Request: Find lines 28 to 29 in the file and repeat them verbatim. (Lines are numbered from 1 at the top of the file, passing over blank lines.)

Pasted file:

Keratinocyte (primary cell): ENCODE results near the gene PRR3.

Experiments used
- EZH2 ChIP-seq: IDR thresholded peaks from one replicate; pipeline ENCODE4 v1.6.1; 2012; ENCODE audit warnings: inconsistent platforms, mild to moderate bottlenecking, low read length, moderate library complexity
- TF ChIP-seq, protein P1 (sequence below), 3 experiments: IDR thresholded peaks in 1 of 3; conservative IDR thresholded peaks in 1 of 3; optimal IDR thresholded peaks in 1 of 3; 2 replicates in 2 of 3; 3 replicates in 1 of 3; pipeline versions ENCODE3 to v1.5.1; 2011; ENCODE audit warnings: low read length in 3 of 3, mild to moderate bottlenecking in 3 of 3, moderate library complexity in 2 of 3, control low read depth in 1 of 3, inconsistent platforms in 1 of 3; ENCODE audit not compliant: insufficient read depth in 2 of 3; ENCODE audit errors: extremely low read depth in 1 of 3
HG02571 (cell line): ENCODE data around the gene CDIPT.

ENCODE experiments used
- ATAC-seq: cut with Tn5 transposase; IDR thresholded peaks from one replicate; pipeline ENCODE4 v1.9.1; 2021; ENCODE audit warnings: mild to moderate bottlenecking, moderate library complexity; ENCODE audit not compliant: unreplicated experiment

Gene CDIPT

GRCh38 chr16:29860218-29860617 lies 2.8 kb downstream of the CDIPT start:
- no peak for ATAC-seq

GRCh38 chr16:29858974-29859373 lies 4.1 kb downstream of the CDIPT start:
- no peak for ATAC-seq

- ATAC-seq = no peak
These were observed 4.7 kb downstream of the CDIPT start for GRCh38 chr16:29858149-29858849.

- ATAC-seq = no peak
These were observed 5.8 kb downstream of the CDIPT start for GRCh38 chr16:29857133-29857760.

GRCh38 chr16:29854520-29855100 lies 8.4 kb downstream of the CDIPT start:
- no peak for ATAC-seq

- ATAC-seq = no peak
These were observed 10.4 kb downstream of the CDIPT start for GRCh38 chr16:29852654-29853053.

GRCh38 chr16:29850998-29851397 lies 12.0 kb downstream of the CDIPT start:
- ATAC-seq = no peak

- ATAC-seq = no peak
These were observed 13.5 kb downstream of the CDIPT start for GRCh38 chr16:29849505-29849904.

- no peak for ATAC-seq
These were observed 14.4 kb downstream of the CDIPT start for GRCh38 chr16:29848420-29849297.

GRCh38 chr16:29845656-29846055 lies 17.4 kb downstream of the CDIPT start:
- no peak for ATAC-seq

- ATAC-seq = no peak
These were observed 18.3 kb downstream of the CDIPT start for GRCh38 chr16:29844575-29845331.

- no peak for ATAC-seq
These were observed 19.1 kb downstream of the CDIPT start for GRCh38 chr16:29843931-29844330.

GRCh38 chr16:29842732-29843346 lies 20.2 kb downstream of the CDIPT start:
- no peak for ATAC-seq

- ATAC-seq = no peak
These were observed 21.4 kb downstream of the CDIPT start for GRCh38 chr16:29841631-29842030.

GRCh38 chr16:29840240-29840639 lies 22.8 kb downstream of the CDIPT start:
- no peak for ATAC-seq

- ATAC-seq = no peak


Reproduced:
- no peak for ATAC-seq

- ATAC-seq = no peak